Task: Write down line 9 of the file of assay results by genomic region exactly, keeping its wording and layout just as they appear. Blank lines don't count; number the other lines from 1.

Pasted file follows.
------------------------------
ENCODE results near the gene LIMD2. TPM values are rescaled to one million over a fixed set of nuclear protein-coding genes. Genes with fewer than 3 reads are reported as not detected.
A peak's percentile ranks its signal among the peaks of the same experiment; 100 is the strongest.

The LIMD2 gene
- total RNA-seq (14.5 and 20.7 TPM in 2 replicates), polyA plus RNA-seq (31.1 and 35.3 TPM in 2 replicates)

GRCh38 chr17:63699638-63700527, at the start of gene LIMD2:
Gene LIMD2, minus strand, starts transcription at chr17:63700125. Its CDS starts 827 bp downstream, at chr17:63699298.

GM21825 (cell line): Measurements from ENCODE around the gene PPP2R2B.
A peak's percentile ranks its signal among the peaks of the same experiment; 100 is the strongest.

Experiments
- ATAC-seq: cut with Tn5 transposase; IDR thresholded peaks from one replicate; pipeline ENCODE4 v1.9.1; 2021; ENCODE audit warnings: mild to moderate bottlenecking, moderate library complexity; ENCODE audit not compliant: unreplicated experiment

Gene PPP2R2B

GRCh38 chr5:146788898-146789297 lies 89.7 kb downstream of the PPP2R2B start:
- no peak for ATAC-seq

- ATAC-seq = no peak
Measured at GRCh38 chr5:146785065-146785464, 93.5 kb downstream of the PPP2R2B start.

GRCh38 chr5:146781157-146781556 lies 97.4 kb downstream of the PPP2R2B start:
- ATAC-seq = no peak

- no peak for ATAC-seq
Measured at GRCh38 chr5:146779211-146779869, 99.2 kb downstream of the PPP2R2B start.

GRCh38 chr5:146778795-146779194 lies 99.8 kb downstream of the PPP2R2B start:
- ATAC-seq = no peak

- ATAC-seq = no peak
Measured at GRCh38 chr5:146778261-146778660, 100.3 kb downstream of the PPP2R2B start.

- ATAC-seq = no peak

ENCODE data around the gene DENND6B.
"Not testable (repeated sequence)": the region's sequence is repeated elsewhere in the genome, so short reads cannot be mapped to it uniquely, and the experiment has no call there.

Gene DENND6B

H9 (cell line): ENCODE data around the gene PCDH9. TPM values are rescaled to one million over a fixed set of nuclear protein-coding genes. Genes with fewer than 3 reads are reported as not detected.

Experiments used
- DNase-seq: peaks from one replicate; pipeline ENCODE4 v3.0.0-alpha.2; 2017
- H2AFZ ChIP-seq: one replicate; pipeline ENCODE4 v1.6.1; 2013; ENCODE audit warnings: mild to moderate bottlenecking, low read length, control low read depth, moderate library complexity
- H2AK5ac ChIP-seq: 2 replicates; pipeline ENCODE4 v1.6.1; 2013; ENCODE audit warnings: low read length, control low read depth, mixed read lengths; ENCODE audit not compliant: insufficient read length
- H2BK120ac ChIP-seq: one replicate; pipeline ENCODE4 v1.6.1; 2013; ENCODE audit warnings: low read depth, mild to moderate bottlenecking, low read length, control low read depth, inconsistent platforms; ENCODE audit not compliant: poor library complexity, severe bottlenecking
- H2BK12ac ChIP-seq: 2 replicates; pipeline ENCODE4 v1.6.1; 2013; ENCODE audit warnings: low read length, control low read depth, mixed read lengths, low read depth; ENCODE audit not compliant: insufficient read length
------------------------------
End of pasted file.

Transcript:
Experiments